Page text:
Next spring, India is scheduled to conduct its most consequential general election in the nation’s history – a contest that will determine whether India continues its downward spiral into bigotry and authoritarianism, or reverts to the rich pluralistic traditions of its past.
Though the election is slated for April, Prime Minister Narendra Modi’s campaign will effectively commence this coming October when cricket-enthusiastic India hosts the World Cup.
Modi, following in the footsteps of other populist leaders, is resolute in extracting every last ounce of political advantage from the sporting event.
This became evident when Modi recently commanded the renaming of the world’s largest cricket stadium, where the World Cup’s first game is set to be played, after himself. This act conveyed the message that the Indian cricket team represents his own political party – the Bharatiya Janata Party (BJP) – and not the nation as a whole.
Up until now, the international sporting world has refrained from challenging Modi’s appropriation of Indian cricket. It is high time for them to do so.
Cricket prides itself on fairness and decency. Yet, Modi is not only the nemesis of India’s democratic institutions and rule of law, but he is also the figurehead of a movement that has launched deadly attacks on India’s minorities.
Those who closely monitor events speak of the potential for genocide against India’s 200 million Muslims, and there is little reason to believe they are being overly alarmist.
In India, Muslims fear for their future, facing arbitrary demolition of their homes and constant threats from lynch mobs in many areas. In eastern Assam, nearly two million have been stripped of their citizenship, rendering them stateless. Tragically, attacks on mosques by far-right Hindus have become commonplace.
Jammu and Kashmir, under long-standing Indian military occupation, lost its autonomous status in 2019.
Gregory Stanton, president of Genocide Watch, accurately predicted the 1994 Rwandan genocide five years before it occurred. Last year, he warned that “the early warning signs of genocide are present in India.” Stanton further highlighted the similarities between the situation in India and Myanmar before the killings there.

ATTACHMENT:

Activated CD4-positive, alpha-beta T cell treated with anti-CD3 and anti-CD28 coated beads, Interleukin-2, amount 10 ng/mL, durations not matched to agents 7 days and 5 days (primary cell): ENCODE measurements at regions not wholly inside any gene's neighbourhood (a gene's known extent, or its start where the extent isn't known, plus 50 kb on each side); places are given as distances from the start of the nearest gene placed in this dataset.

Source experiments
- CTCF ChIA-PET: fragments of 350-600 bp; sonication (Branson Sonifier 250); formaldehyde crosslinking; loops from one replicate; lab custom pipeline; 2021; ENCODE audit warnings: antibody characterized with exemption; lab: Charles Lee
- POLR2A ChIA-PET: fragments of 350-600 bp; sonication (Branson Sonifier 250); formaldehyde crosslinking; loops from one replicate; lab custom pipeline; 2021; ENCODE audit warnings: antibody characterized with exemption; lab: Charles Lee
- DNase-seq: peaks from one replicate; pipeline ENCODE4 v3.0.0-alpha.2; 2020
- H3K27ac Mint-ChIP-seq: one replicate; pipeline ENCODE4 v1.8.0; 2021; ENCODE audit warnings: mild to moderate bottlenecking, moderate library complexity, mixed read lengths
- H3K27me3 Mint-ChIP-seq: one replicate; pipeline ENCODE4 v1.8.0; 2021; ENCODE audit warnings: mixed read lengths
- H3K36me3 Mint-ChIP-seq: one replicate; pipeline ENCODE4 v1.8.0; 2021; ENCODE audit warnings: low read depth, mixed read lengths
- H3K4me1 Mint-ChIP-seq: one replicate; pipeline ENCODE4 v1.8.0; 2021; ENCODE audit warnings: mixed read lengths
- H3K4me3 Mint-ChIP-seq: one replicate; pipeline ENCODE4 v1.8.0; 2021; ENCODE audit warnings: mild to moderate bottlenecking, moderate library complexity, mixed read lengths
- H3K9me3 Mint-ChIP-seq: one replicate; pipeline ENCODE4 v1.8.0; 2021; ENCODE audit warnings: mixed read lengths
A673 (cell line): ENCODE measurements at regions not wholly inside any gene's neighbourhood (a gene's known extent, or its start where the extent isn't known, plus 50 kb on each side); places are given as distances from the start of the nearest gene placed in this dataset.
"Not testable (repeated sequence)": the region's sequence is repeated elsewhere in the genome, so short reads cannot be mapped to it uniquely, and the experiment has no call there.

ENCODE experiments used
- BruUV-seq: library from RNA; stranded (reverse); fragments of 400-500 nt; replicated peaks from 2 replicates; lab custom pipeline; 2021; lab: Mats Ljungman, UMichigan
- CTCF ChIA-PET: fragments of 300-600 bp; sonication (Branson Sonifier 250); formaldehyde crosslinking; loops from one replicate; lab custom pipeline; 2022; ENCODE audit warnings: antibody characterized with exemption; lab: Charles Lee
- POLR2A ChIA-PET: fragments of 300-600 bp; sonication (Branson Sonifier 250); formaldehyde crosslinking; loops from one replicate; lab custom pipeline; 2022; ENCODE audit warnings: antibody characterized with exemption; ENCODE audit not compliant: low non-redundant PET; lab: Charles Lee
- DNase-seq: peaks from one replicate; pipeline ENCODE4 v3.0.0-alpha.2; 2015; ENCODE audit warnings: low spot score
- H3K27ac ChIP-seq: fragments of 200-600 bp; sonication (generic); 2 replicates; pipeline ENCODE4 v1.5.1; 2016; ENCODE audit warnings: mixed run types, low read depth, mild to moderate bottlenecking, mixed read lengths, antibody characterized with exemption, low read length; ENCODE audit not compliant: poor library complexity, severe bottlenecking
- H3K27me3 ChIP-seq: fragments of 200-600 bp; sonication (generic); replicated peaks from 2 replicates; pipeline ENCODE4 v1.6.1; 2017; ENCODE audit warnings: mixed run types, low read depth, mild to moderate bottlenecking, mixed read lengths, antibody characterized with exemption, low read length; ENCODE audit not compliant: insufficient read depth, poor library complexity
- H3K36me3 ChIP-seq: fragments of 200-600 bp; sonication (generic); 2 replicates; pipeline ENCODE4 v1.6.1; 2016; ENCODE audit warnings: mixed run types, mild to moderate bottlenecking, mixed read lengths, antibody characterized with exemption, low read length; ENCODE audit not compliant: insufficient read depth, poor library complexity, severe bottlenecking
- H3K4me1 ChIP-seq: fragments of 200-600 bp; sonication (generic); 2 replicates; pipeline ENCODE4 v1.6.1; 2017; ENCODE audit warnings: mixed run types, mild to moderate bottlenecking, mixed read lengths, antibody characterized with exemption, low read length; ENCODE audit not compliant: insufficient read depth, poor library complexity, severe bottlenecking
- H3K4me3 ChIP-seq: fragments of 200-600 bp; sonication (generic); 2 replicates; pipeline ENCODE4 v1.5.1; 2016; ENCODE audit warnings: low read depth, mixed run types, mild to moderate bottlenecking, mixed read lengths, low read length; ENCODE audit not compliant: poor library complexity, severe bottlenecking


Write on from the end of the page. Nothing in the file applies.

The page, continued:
A report by Georgetown University’s Bridge Initiative found that eight out of ten stages of genocide are present in India, with indicators of the ninth stage, extermination, “becoming more and more visible.”
Drawing parallels, it is not entirely unfounded to compare Modi’s political exploitation of this autumn’s World Cup in India with the notorious Berlin Olympics hosted by Adolf Hitler in 1936.
Hitler’s propaganda genius, Joseph Goebbels, saw an opportunity to turn the Olympic Games into a political event, and the rest of the world acquiesced, sending the message that Hitler was a respected figure on the world stage.
It is noteworthy that Modi received his political education in the RSS (Rashtriya Swayamsevak Sangh), a paramilitary organization with nearly 600,000 members. Founded in 1925 and modeled on European fascist movements, it is the main proponent of Hindu nationalism, which centers around the notion that Indian Muslims pose a foreign threat. The BJP, currently in power, serves as its political wing.
One prominent RSS figure, Madhav Golwalkar, expressed admiration for Hitler, suggesting in 1939 that Germany’s “purging the country of the semitic Race – the Jews” was “a good lesson for us in Hindustan [India] to learn and profit by.”
Although the RSS disowned one of Golwalkar’s books in 2006, he is now revered among RSS followers. Similarly, Nathuram Godse, the Hindu nationalist who assassinated Mahatma Gandhi in January 1948, is gaining increasing popularity among them.